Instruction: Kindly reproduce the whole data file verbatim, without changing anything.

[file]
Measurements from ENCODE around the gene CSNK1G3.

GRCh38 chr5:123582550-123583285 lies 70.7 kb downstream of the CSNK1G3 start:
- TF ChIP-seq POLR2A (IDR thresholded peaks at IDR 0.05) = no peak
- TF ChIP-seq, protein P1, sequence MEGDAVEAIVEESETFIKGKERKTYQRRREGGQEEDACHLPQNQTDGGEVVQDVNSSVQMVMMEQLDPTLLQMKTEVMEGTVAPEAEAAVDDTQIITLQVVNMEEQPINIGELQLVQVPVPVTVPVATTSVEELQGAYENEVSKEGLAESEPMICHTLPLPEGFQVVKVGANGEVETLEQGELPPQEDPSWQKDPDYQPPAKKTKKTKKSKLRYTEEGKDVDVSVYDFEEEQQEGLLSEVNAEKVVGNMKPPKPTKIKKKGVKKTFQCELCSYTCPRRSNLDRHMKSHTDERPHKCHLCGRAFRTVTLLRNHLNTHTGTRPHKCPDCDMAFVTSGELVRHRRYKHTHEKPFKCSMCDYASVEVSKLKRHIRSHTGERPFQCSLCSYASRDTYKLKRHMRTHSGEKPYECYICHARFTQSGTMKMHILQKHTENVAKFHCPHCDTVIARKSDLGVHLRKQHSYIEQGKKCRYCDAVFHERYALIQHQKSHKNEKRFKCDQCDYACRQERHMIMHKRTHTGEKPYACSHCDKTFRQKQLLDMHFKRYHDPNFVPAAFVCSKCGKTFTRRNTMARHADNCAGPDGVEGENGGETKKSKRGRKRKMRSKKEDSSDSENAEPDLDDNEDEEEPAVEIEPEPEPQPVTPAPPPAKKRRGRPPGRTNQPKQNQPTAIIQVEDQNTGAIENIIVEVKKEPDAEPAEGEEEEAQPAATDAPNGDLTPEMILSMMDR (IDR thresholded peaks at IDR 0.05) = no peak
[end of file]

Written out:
Measurements from ENCODE around the gene CSNK1G3.

GRCh38 chr5:123582550-123583285 lies 70.7 kb downstream of the CSNK1G3 start:
- TF ChIP-seq POLR2A (IDR thresholded peaks at IDR 0.05) = no peak
- TF ChIP-seq, protein P1, sequence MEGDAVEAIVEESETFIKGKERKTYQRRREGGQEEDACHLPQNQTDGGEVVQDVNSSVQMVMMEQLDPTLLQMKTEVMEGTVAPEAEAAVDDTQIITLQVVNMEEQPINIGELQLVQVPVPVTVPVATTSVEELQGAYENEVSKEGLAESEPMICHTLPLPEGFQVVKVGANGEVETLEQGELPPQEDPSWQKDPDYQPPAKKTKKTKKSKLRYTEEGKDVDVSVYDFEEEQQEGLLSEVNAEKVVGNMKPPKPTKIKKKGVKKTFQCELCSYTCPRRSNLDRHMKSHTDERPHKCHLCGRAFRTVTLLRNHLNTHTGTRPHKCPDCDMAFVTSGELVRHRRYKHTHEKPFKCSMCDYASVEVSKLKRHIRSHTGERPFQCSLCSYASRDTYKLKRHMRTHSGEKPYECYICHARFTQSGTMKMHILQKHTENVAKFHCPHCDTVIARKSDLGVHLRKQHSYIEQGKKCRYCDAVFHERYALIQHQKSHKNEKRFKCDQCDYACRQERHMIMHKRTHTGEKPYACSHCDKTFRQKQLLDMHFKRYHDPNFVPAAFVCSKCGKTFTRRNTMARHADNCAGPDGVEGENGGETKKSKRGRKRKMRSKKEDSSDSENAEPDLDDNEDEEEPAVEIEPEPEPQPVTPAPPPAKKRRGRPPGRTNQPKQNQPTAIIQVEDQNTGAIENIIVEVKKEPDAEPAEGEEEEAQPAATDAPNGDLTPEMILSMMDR (IDR thresholded peaks at IDR 0.05) = no peak